This organization has given me so much, and I am deeply grateful for that. Of course, I’d be amiss if I did not mention the fact that I got to know my future wife, Charlene Shupp Espenshade, through Grange. Charlene had moved to Elizabethtown from Tunkhannock, Wyoming County, for her job. Being a member of South Auburn Grange #1188, she was interested in attending the local Grange meetings while away from home. Without the Grange, the odds of us ever meeting are slim at best, let alone anything beyond that. We have been married ten years now, and Grange continues to be something we can both enjoy together.

Our youngest son turned five last September, and is a member of Elizabethtown Area Junior Grange #551.  Our oldest son is 8, and has attended State Junior Camp and other activities. They are both very excited about Junior Grange! I can only imagine the opportunities that our two sons will have as they grow up surrounded by Grange friends.

It’s been many years since I was given that Grange scholarship. Though I enjoyed making the annual presentation, this duty has been passed on to the next generation of Grange youth.  This May, Deidra Bollinger, an Elizabethtown Grange youth member, will again handle this responsibility. She too was looking for a way to be involved in the community after high school, and has found our Grange to be a great fit. Today, Deidra serves as our Lecturer. A previous winner of our scholarship, Cassidy Cheddar, is the Pennsylvania State Grange Youth Ambassador, and an active member of Penn State Collegiate Grange #2105. In recent years, four of our scholarship winners have either joined or were members of the Grange at the time.  Each of these youth has a bright future ahead of them in our organization.

When you think about it, what brought me to the Grange wasn’t a fancy presentation or a tri-color pamphlet; it was that simple $50 scholarship. That scholarship perked my interest in this organization and eventually opened the doors to a new family of friends. Joining Grange has been one of the best decisions in my life.

Of course, I still kid the Elizabethtown Grange members that maybe someday they’ll get their money’s worth out of me!

Editor’s Note: Matt Espenshade is the husband of Charlene Shupp Espenshade, National Grange Youth Director. Matt is a dairy farmer and served with Charlene as the Pennsylvania State Grange Young Couple for two terms.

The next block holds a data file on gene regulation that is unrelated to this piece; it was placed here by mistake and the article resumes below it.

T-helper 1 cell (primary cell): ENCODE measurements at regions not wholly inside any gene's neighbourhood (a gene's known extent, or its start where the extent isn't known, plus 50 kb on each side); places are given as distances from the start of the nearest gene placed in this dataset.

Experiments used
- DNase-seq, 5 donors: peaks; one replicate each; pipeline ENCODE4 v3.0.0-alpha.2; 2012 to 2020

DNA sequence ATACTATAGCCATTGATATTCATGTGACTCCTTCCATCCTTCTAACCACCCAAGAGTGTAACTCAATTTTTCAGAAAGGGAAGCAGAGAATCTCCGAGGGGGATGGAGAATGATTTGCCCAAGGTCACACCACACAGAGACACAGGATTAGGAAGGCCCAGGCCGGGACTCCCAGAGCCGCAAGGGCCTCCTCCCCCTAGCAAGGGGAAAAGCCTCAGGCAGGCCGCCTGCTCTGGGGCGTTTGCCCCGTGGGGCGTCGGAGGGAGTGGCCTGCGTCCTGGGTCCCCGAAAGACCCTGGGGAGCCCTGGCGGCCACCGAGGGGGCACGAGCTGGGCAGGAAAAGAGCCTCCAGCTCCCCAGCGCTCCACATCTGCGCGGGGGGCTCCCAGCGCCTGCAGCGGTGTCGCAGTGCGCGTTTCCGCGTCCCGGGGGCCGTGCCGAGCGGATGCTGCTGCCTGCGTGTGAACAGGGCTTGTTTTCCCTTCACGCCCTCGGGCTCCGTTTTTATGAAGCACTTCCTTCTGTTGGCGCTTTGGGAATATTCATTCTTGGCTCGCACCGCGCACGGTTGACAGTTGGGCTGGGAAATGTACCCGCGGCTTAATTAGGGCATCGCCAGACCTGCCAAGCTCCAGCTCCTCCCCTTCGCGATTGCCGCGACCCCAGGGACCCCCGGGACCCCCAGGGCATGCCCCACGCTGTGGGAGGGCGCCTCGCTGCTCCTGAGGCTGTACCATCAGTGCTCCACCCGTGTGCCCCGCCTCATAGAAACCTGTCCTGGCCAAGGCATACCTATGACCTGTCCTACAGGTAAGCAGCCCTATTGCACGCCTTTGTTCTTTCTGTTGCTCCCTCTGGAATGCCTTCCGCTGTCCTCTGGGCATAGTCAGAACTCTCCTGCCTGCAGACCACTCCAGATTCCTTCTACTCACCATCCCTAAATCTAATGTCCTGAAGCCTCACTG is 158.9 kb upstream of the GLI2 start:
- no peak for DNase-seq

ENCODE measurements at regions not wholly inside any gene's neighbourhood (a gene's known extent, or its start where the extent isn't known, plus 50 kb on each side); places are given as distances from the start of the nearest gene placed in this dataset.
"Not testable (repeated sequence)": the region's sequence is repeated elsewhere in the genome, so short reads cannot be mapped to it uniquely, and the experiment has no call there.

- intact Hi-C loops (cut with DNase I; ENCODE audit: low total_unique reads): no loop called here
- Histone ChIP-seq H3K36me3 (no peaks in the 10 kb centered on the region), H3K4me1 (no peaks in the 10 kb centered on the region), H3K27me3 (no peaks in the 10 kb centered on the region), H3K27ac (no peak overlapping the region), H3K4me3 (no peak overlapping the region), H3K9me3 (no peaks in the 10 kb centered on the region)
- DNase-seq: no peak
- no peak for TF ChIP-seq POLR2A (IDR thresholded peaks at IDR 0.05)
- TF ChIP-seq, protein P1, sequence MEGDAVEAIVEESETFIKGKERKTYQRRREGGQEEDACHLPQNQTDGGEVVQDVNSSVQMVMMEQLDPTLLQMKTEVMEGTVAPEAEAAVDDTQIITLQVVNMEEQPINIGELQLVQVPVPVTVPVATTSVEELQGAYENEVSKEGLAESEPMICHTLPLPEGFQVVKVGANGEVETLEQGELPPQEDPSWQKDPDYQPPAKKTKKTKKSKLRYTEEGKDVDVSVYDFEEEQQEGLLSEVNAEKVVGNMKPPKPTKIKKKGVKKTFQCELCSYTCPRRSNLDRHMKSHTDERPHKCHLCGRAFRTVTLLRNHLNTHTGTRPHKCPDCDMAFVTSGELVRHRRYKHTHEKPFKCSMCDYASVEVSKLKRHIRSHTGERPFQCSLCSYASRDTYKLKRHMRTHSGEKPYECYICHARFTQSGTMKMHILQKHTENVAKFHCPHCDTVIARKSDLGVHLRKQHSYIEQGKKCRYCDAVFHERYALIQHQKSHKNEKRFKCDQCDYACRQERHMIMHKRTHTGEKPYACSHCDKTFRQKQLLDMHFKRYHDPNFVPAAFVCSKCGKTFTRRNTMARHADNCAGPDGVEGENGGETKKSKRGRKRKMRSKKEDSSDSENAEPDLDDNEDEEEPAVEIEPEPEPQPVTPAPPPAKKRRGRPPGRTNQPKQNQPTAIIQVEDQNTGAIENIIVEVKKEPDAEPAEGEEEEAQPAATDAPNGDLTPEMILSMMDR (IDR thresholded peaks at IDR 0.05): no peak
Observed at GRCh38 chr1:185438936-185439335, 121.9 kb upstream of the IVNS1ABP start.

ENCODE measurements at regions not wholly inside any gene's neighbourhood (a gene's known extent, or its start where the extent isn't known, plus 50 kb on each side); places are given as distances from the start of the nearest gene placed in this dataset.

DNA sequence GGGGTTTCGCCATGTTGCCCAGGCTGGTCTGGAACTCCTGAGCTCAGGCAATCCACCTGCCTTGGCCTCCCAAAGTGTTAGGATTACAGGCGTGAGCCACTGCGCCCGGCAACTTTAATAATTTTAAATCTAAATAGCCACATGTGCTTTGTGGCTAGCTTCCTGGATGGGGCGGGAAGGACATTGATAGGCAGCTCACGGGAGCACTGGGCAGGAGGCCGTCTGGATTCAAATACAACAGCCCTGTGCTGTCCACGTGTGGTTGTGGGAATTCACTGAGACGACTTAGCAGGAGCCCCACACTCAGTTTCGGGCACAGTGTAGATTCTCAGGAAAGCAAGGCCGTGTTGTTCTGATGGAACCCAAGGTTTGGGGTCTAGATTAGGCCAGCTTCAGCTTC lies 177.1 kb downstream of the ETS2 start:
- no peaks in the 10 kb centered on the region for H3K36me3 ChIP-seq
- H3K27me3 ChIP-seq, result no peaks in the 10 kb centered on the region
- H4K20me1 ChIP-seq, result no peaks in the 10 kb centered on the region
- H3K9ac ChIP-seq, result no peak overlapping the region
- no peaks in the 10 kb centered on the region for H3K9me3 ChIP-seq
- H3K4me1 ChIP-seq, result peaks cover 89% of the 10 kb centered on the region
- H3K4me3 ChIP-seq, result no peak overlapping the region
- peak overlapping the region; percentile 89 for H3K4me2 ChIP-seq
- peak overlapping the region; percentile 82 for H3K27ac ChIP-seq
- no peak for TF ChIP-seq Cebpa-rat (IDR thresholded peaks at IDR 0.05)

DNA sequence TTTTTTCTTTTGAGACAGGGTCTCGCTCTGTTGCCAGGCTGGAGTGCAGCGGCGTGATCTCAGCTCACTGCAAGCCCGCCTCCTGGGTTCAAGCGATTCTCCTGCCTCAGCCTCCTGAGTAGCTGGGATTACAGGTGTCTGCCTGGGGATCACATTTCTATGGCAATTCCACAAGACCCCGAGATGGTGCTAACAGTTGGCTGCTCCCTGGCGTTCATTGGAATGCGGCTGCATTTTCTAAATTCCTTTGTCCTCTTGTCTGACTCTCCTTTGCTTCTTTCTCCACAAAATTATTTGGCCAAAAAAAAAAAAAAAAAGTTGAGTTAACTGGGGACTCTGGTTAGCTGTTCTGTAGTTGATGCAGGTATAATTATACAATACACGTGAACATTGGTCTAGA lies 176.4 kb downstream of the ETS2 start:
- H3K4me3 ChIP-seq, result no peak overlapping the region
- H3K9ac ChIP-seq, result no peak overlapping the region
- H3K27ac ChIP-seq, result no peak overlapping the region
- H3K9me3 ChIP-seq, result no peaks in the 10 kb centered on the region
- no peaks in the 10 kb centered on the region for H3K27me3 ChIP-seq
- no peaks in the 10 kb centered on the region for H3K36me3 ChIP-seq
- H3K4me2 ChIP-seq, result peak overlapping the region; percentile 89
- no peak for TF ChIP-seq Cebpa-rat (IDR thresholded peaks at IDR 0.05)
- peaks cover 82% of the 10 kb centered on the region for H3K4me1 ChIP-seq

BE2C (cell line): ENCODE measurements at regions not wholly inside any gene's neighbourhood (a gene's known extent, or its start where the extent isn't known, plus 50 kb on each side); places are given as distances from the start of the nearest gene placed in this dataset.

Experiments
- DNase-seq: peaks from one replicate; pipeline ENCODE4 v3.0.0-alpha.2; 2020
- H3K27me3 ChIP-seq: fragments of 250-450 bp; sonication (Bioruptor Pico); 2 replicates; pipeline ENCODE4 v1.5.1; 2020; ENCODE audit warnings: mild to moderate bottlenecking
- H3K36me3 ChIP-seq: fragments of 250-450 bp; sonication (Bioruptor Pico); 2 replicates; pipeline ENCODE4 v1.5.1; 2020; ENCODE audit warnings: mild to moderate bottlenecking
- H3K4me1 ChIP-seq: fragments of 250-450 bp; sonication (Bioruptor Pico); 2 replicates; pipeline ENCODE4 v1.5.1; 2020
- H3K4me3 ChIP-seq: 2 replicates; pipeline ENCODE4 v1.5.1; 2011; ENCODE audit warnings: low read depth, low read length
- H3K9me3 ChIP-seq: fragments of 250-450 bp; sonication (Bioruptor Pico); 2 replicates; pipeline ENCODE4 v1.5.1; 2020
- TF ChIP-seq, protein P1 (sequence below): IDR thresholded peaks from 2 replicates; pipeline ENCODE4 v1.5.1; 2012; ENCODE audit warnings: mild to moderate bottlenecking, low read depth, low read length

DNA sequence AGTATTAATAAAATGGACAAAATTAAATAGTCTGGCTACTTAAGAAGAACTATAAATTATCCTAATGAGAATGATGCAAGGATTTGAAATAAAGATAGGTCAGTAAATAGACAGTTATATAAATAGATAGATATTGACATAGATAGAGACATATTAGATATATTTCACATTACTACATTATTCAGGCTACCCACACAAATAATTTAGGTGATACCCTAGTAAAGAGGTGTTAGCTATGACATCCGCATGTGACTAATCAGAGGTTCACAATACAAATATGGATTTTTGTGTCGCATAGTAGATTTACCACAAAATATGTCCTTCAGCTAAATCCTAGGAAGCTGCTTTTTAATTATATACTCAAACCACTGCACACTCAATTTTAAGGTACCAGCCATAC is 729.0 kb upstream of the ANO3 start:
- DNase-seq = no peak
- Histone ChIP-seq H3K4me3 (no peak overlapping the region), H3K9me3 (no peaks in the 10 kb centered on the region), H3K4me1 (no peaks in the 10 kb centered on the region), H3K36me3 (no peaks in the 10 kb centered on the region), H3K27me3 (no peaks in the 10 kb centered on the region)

FFA and the Grange

This week, FFA chapters are celebrating National FFA Week. The Grange continues to have a strong commitment to this ag education youth organization. Subordinate Granges provide ag education scholarships and outstanding students in agriculture awards. State Granges connect with state officer teams. And many Grange members, including myself, have rocked a blue corduroy jacket and a blue subordinate Grange sash.

In honor of FFA Week, I am reposting the story I wrote back in the fall of 2010 talking about the connection between the two organizations. The story is as follows.

The Connection Between FFA and Grange

Walk the halls of almost any high school in America, and there are few things as universally recognizable as the blue corduroy of an FFA jacket. It is not only the unique style and bold colors that make it stand out, but also the young men and women who wear these jackets with pride. For many, the FFA is a focal point of their high school career. However, from the first time a student dons their FFA jacket, in the back of their mind, they realize it will one day come to an end.

Hanging up the blue jacket can be an emotional time for a retiring FFA member. They have invested countless hours in preparing for contests, developing leadership skills, and organizing their Supervised Agricultural Experience (SAE) project. Many are faced with the question of “what now?” For many, the Grange serves as the springboard for FFA alumni looking to take the next step in life.

Across the country there are Grange members, both current FFA members and alumni, who call the Grange home and say the blue sash of the Grange is a perfect fit.

From its inception, the Grange has advocated agricultural education, and has been an ardent supporter of FFA. Formerly known as the Future Farmers of America, the FFA was formed in 1926 to augment what was taught in the classroom with extracurricular activities. The Grange supported vocational education efforts, including the passage of several laws that lead to the FFA’s formation. The first FFA Executive Secretary, Henry Groseclose, was also a Seventh Degree Grange member, and is the author of the FFA Opening and Closing Ceremonies.